This Summary is provided to introduce a selection of concepts in a simplified form that are further described below in the Detailed Description. This Summary is not intended to identify key factors or essential features of the claimed subject matter, nor is it intended to be used to limit the scope of the claimed subject matter.
As provided herein, the invention comprises a gas-diffusion electrode structure for electrolysis cells, suitable for use in electrolyte percolation-type electrochemical cells, also suitable for use with aggressive electrolytes, especially alkaline ones, comprising a substrate overcoming the limitations of the prior art. The design of electrolyte percolation-type cell equipped with gas-diffusion electrode is characterised by a peculiar structural simplicity and by a reduced cost.
There is also provided herein a novel method for manufacturing a gas-diffusion electrode suitable for use in percolation-type cells.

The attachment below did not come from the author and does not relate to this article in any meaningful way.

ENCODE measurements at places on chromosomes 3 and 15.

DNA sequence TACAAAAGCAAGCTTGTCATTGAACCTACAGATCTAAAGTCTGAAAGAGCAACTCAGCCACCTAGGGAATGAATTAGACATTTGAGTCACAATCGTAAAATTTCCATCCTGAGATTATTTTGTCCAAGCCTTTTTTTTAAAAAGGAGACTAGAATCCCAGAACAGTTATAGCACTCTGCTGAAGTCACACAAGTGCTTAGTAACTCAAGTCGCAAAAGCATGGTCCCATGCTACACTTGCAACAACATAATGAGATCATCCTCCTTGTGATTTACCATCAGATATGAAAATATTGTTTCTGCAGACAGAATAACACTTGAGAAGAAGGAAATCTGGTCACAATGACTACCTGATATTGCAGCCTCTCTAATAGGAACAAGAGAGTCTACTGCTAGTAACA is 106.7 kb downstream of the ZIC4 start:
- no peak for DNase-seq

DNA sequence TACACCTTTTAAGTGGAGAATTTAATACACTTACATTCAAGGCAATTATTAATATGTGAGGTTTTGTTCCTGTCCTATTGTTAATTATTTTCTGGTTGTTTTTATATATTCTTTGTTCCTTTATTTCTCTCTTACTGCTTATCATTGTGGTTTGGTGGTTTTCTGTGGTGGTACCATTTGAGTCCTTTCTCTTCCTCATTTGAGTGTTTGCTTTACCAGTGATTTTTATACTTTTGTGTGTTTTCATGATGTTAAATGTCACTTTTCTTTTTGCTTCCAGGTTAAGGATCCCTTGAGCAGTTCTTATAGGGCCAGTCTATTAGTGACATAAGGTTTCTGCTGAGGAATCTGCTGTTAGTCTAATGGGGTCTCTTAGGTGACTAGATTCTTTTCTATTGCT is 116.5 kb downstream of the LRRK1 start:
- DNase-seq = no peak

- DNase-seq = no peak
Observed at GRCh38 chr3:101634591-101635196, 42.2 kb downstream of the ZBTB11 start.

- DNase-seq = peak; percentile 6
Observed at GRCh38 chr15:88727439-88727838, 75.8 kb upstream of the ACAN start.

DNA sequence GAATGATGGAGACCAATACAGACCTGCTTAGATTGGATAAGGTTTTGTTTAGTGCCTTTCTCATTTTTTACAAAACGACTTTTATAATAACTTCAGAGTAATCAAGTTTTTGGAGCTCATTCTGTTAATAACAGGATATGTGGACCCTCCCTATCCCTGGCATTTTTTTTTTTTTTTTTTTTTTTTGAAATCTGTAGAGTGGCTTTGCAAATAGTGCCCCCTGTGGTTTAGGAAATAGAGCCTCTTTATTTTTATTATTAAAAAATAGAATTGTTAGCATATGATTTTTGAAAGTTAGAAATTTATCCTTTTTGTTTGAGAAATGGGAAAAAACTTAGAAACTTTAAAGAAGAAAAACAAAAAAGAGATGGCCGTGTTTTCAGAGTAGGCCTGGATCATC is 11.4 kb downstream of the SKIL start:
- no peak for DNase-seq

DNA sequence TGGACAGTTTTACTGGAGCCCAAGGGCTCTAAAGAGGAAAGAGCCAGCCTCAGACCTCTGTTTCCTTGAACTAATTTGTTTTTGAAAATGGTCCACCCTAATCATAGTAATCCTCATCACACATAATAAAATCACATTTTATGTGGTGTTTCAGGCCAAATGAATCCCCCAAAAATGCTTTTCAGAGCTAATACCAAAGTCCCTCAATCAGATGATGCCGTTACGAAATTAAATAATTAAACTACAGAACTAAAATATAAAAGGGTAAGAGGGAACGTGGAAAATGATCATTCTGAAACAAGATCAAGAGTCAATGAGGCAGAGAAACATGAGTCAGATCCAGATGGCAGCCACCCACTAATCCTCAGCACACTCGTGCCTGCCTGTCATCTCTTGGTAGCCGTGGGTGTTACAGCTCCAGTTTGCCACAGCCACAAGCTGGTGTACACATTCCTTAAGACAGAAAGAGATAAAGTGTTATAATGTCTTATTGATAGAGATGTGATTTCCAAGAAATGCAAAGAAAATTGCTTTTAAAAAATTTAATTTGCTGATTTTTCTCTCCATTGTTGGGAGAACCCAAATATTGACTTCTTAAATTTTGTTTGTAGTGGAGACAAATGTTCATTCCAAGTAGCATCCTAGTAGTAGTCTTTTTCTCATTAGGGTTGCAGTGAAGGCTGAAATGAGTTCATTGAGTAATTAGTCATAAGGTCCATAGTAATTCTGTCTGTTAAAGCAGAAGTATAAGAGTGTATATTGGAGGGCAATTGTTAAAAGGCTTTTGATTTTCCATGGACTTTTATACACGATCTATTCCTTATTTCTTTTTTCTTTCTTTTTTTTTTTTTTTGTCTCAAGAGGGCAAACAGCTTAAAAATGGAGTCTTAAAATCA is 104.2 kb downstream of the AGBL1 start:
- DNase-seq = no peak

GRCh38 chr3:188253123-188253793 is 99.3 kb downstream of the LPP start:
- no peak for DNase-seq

To the accomplishment of the foregoing and related ends, the following description sets forth certain illustrative aspects and implementations. These are indicative of but a few of the various ways in which one or more aspects may be employed. Other aspects, advantages, and novel features of the disclosure will become apparent from the following detailed description.
The invention comprises a gas-diffusion electrode obtained by application of a catalytic composition on one face of a hydrophobic porous substrate suitable for supporting the percolation of an electrolyte flow. The application of the catalytic composition is effected so as to obtain only a partial penetration of the substrate, which can thereby act as percolator in the unoccupied volume fraction. The integration of the electrode within the structure of the percolator itself is thereby obtained, combining the two functions in a single piece, substantially decreasing the costs and enhancing the facility of assemblage of the relative cell. The thus-obtained electrode in particular does not require any metal mesh or other reticulated material interposed between catalytic activation and percolator.